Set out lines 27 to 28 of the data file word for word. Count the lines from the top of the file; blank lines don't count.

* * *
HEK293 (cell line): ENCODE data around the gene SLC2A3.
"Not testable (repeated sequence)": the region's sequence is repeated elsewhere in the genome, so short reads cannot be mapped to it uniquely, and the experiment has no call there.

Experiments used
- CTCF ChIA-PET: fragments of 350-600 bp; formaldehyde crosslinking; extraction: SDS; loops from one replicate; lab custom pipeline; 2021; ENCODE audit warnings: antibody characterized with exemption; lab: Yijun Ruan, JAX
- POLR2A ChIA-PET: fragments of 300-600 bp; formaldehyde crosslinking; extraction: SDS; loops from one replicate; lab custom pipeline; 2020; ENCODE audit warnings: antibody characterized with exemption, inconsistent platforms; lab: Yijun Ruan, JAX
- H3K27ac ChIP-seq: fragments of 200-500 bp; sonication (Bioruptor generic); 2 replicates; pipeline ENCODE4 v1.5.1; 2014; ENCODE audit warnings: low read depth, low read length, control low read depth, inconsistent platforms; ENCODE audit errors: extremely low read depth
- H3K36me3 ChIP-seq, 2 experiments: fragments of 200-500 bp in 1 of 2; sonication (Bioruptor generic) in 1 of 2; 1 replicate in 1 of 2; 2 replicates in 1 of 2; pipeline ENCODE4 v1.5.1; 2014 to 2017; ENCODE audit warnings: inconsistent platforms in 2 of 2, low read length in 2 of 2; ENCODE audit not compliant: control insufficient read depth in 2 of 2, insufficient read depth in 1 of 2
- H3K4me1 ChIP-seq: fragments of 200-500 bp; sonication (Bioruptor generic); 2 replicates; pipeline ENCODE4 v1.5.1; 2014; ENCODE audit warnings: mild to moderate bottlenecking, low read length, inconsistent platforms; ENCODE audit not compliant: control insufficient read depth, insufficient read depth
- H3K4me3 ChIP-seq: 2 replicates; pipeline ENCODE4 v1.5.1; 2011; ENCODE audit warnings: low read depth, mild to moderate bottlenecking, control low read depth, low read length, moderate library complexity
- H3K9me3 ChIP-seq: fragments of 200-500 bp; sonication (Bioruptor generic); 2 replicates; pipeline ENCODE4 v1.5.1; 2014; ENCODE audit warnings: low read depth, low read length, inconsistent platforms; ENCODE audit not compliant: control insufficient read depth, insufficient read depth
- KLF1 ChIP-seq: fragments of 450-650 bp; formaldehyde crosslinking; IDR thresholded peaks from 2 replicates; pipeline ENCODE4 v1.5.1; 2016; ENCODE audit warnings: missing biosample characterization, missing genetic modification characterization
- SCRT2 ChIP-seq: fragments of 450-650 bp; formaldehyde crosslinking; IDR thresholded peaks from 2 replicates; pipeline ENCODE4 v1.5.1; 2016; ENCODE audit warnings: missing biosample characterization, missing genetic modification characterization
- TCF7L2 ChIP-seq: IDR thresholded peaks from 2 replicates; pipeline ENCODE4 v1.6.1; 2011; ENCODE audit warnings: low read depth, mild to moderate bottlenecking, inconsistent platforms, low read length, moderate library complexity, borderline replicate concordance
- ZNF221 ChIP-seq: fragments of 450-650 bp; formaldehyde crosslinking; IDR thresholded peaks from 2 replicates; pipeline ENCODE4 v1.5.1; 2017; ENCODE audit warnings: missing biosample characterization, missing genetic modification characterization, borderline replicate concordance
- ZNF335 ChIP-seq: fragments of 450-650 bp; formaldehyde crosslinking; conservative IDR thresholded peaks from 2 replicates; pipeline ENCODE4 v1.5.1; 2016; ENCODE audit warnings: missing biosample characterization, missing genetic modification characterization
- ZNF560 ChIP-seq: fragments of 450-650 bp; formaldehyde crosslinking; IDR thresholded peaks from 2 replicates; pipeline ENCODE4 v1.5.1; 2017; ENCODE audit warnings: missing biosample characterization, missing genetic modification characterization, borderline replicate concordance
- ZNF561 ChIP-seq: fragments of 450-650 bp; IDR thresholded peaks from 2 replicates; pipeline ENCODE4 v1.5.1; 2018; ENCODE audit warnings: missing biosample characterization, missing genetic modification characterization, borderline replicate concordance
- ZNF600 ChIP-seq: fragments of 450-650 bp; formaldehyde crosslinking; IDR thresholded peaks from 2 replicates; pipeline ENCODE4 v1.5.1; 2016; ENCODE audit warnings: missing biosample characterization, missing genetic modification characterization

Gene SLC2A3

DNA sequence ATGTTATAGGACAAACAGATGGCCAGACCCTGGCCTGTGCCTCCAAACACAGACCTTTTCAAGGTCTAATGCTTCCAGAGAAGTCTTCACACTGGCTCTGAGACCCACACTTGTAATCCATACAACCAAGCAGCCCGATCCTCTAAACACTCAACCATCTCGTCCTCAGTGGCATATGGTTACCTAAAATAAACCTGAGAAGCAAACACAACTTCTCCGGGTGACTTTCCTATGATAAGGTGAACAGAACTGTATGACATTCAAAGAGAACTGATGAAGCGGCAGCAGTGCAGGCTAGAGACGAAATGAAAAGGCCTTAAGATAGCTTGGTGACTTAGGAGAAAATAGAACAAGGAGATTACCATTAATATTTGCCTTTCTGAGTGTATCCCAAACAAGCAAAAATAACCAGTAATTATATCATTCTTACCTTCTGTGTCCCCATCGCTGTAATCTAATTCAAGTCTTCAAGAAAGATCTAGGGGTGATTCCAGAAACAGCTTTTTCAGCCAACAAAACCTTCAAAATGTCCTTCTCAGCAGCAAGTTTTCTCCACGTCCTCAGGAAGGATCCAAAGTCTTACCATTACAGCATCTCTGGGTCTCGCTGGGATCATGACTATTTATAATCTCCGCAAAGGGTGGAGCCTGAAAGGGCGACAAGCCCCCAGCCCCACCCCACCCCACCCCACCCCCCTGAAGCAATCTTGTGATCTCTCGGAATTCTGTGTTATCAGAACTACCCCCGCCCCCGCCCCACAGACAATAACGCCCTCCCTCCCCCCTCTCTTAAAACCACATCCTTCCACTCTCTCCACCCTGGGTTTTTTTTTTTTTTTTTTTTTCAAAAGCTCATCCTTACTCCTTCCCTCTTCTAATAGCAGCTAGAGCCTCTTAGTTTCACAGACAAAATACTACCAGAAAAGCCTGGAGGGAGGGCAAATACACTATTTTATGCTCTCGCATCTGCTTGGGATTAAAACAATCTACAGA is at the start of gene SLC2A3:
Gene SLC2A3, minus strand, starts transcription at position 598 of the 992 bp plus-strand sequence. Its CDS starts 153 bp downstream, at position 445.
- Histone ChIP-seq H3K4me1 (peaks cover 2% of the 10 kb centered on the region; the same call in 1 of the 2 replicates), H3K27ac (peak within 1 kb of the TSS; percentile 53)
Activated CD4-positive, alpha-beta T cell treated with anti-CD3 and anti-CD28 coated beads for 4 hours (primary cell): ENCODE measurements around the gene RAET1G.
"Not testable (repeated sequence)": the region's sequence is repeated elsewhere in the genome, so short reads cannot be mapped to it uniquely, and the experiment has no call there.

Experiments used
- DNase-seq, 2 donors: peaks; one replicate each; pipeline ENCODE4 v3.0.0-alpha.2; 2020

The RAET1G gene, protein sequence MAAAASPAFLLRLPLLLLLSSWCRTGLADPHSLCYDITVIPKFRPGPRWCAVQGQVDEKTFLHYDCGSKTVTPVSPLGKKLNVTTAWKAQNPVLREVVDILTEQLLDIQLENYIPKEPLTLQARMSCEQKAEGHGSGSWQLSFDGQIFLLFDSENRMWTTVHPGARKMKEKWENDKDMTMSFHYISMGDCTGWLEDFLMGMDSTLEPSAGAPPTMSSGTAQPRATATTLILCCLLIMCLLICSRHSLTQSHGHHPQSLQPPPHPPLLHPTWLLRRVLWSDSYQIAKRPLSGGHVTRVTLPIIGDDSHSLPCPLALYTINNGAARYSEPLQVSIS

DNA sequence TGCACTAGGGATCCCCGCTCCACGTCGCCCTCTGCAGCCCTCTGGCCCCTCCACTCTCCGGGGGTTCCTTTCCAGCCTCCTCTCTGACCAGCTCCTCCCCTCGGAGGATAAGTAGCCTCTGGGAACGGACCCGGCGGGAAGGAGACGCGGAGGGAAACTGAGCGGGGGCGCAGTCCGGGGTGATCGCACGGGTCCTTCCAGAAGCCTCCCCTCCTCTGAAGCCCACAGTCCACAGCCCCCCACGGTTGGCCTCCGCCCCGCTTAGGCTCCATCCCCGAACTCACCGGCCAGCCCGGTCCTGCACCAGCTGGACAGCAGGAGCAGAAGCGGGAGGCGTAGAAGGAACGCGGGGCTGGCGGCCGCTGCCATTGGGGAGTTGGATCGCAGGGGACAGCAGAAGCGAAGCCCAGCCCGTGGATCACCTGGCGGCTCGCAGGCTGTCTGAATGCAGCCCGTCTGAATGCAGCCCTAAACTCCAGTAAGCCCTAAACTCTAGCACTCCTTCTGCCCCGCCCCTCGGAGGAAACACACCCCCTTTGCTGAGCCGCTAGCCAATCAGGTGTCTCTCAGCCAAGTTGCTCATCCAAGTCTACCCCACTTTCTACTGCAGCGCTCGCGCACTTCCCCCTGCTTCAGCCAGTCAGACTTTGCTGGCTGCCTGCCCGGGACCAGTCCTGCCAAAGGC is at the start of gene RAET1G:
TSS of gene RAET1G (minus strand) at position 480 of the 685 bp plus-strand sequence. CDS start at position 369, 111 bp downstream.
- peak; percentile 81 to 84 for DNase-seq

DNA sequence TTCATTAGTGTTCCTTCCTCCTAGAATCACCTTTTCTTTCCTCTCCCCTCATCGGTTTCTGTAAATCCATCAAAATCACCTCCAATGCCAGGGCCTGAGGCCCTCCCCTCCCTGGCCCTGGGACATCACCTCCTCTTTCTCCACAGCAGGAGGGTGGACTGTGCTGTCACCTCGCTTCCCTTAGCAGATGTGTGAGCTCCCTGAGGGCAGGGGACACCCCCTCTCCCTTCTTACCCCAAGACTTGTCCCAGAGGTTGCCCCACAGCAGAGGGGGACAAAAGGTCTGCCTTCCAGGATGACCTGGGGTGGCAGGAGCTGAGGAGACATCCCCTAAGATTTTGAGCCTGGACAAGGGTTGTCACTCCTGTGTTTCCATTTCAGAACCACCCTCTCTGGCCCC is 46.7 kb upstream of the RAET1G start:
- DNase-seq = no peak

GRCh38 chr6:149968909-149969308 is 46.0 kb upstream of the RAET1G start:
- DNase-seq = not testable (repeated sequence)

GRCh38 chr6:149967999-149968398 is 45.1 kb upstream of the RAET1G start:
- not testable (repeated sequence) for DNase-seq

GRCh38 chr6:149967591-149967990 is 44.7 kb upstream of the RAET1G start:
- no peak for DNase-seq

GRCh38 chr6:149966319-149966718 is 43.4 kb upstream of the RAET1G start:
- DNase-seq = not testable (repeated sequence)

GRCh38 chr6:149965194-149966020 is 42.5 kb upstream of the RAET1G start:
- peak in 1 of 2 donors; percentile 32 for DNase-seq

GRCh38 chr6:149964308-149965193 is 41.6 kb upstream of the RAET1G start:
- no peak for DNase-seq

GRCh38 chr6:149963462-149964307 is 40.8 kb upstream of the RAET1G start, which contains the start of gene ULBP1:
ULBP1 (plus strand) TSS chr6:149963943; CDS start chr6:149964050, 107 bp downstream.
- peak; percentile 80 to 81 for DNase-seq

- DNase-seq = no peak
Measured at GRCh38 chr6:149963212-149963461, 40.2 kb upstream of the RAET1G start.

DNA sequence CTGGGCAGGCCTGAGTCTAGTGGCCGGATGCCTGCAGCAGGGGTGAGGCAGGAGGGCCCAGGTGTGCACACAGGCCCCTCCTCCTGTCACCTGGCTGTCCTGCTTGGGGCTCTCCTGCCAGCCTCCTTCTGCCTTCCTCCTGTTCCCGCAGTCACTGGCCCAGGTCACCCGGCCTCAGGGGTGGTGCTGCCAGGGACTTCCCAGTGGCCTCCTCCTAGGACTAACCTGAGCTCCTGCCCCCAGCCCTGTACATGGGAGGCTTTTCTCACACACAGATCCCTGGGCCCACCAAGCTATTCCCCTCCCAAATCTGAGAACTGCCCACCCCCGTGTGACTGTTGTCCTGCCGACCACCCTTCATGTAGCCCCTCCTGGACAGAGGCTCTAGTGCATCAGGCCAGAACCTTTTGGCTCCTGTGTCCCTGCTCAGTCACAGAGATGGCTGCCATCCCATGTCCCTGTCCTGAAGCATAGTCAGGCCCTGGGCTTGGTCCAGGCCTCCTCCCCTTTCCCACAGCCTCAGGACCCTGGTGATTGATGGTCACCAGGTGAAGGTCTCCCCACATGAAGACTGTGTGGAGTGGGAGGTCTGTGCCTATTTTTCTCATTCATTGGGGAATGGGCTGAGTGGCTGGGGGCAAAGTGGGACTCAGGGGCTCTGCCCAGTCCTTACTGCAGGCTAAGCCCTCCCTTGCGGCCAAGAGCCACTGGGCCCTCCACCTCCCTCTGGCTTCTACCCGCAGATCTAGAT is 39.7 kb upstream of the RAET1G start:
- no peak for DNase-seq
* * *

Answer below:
The RAET1G gene, protein sequence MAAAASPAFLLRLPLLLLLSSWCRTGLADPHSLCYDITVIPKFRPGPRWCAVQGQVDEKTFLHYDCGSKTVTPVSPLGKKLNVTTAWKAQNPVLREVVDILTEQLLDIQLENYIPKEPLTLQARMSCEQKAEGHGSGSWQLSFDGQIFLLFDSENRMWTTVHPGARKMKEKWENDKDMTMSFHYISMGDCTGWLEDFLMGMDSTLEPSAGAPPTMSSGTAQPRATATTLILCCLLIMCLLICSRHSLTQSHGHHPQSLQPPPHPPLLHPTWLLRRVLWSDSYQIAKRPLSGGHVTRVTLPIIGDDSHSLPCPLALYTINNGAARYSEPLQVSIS

DNA sequence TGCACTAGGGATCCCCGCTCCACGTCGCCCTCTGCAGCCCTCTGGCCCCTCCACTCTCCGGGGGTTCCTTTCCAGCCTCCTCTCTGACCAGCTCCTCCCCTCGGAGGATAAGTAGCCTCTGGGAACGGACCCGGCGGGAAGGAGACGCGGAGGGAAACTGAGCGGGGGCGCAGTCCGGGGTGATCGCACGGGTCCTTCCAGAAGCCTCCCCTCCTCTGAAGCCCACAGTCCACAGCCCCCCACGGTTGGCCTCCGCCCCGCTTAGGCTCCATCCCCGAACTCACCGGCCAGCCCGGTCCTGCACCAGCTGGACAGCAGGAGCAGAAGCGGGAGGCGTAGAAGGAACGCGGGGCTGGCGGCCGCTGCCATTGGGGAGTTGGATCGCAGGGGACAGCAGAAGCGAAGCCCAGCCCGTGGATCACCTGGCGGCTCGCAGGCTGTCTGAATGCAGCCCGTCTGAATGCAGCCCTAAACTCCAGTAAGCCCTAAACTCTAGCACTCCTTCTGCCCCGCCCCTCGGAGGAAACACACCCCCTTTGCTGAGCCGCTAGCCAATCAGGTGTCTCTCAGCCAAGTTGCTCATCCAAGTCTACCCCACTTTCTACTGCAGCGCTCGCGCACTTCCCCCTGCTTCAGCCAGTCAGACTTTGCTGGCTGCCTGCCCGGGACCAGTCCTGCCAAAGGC is at the start of gene RAET1G: